There is much fear and doubt about how open educational resources (MOOCs, open textbooks, and much much more) will affect the ability of institutions of higher learning to maintain enrollment. Specifically, will the expansion of MOOCs directly impact the ability for universities to attract students? Will colleges and universities be forced to work with ever-shrinking budgets (gulp) as a result of lower enrollment in face-to-face courses? If you’re interested in this at all, it’s worth a couple minutes to glance at the comments to this blog post. Jonathan Rees (history professor at CSU) and Stephen Downes (co-inventor of the original MOOC) both offered some interesting points, but I tend to side with Downes’ views.
Essentially, the creation of open educational resources will improve the quality of education as a whole. Worried that someone with less education or authority on a subject will take prospective learners away from for-pay resources? Let them. The quality of their work will no doubt be examined and word will be spread. That’s the nature of this increased sharing of information via computer networking (Twitter much?). If there are clear flaws or issues with, people will hear about it.
What if they create a great free resource and attract a large following? That will be motivation for others to improve their own work, refining methods of content, organization, and delivery to improve on previous iterations. In the end, the learners will always win. And if there is the dedication to offer high quality work, again, people will know about it. And they will be drawn to it. There will be no issue attracting learners or participants to your for-pay resources, especially if you are targeting a niche population or market. The best resources and courses will rise to the top, regardless of price.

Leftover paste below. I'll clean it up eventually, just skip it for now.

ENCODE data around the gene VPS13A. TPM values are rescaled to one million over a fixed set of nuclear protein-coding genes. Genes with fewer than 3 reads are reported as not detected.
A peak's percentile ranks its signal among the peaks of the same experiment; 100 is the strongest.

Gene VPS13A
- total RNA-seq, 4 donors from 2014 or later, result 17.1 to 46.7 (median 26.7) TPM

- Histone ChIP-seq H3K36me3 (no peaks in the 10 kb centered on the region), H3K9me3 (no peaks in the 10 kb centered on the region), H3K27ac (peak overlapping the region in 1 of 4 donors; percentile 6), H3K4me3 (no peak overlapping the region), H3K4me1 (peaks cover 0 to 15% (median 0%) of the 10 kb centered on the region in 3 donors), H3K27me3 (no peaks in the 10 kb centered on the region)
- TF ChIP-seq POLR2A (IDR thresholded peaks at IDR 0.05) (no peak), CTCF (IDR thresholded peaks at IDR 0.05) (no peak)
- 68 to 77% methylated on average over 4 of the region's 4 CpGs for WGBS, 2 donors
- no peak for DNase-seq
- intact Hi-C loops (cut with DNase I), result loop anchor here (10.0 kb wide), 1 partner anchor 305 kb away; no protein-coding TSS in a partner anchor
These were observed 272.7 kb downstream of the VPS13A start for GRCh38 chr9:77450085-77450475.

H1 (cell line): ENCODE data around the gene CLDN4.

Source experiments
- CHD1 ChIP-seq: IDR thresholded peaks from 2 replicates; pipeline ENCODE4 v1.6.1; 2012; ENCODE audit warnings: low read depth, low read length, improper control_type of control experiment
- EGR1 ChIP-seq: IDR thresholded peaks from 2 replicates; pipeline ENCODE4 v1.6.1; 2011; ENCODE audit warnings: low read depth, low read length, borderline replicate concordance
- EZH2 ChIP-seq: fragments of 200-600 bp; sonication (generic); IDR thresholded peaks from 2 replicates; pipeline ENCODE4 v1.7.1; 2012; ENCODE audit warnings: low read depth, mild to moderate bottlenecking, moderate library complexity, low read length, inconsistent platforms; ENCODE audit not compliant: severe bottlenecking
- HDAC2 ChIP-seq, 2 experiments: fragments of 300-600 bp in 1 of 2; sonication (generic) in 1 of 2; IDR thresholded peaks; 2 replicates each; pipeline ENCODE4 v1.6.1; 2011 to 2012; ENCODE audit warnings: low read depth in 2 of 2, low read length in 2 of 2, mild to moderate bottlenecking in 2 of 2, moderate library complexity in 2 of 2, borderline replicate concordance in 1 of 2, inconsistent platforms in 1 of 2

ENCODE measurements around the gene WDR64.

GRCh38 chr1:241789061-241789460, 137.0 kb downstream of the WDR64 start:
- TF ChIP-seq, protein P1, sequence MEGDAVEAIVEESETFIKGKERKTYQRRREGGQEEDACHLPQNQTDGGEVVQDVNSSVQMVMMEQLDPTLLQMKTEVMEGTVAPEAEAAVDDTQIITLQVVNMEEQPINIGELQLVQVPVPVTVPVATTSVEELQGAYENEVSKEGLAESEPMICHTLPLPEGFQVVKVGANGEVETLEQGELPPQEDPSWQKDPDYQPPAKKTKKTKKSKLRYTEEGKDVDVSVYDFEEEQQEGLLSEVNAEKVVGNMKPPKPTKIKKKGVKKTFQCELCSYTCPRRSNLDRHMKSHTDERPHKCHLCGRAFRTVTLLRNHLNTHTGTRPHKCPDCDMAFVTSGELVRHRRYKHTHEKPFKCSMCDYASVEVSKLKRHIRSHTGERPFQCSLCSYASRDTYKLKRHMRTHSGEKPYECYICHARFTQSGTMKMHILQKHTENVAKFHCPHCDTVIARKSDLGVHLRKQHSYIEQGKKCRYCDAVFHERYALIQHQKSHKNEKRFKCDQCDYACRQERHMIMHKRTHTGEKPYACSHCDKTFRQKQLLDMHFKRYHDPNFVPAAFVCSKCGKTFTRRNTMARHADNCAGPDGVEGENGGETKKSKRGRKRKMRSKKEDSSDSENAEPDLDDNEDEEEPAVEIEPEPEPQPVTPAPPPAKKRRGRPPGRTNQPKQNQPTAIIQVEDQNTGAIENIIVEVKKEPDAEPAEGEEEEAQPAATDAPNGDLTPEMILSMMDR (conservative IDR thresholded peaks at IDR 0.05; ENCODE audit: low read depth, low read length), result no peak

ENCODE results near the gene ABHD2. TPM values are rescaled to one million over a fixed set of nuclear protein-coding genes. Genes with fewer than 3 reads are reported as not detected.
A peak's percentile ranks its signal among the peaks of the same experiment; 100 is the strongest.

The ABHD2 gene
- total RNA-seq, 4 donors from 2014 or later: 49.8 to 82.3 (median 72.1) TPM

In addition to MOOCs, the idea of open textbooks has many publishers rethinking their business models. A patent was recently granted to a professor in Puerto Rico for his design of a college course system of wherein the textbook included an access code for an online discussion forum. Without having bought the textbook, and thus without an individual code to register in the online forum, students cannot receive full credit for the course. Really? While I concede that my own graduate degree program (M.Ed. 2012) was heavily focused on the use of technology, I was only required to buy a small handful of books throughout the entire 48-unit program. Many professors utilized open resources online, supplemented with research articles from our library’s scholarly journal subscriptions. This can be done with many subject areas.
To be clear, I do see that there is increased risk of increased copyright infringement when textbooks are in an electronic format, but the above patent is describes an archaic way of preserving textbook sales. When profits come at the expense of sound course design, you may wonder who really has control over your education: the instructors or the publishers?
In summary, these rapidly changing times in education are exciting to watch. The freedoms provided by the state of the internet are benefiting education in ways we are only just realizing. What are your thoughts on open educational resources and open courses? Comment below.